The Birthplace of American Craft Distillers: St. George Spirits

Pour on over to the old Naval base in Alameda for a tour of the St. George Spirits distillery

Craft distilleries are nothing new to California, but since Governor Jerry Brown signed the Craft Distillers Act of 2015 last October, which allows spirits makers to sell up to three bottles per customer in their tasting rooms in addition to operating an on-site bar and restaurant, watch for their numbers to grow. In anticipation of this new trend, I visited the birthplace of American craft distillers, St. George Spirits, on the old Naval base in Alameda.

St. George Spirits was founded in 1982 by Jörg Rupf, a German transplant, whose family were master distillers in the Black Forest region near Stuttgart. Inspired by the Bay Area’s prolific orchards, Rupf began making Eau de Vie brandy made from fermented pears and raspberries in a 65-gallon Holstein pot still.

You’ll learn all about the stills, the fermenting and distilling process, how many pounds of pears are required to make each bottle of brandy, and more if you take St. George Spirits’ hour-long distillery tour. Want to know the legal requirement to be classified as vodka? You’ll find out on the tour. You’ll also learn the difference between vodka and gin, how to add aromatics, and all about absinthe, why it was banned, and the role that St. George Spirits played in its comeback in the 1990s. Tours are $20 per person, and include tasting afterwards. Tasting fees alone are $15. If you’ve never done the tour, it’s definitely worth the extra $5. Taxi or Uber rides home are not included.

After the tour, guests have the opportunity to taste six of the spirits the distillery makes. State law limits the pours to 1/4 ounce each. Choose from two of the three vodkas. If you’re adventurous, include the green chili vodka in your selection. Then choose from two of the three gin varieties. St. George Spirits includes aromatics that are specific to the Bay Area, so you might find yourself transported to the top of Mt. Tam or some other nearby region while tasting. Finally, choose two of six other spirits including brandy, liquor, and absinthe. The St. George NOLA Coffee Liqueur is a good one to try if you’re a fan of New Orleans’ chicory coffee. St. George Spirits’ whiskeys were still aging and sadly not available on the tasting menu during my visit.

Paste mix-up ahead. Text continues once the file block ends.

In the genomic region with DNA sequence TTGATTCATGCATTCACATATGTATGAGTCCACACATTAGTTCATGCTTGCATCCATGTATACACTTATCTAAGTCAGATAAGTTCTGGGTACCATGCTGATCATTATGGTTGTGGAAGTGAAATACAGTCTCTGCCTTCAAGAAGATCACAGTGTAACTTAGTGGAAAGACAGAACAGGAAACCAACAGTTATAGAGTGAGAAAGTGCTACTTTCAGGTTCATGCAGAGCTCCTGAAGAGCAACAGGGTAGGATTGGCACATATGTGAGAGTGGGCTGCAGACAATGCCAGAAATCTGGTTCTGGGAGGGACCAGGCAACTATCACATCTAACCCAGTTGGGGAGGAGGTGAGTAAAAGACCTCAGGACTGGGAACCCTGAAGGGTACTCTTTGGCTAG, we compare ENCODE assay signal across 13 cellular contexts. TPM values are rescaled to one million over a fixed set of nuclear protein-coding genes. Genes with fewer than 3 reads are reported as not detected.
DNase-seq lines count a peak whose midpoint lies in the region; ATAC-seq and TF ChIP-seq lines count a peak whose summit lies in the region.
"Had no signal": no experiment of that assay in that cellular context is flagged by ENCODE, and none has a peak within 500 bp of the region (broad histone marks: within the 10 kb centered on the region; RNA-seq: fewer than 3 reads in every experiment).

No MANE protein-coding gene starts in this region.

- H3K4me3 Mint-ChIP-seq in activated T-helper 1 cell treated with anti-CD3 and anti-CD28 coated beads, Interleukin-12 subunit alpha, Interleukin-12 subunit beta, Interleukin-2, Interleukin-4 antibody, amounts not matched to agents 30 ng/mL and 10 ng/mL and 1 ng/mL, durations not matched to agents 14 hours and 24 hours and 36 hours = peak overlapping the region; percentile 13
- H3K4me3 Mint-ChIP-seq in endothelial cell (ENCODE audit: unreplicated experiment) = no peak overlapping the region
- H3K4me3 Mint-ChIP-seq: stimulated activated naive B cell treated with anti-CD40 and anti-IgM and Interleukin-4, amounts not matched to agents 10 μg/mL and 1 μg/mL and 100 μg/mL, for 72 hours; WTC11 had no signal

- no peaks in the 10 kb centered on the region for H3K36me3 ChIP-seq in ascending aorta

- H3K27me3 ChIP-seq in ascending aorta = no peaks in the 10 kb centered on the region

If you go: Find St. George Spirits at 2601 Monarch Street in Alameda. Free parking is available in an adjacent lot. The distillery is open Wednesday through Saturday, noon to 7pm and Sunday, noon to 5pm. Reservations for tours and tastings are strongly recommended. All guests must be 21 and over carrying a valid ID. Infants, children and animals, with the exception of service dogs, are not permitted. The distillery can be chilly. Layers are advised. If you are very sensitive to smells, you should probably skip the tour since the fermenting and distilling processes can result in pungent odors. Picnic tables are available on the patio where you can enjoy light snacks sold by St. George Spirits or bring your own picnic. Outside food is permitted on the patio but alcohol is not. Private group tours are available. For more info, book a tour or tasting reservation, visit StGeorgeSpirits.com or call 510.769.1601.

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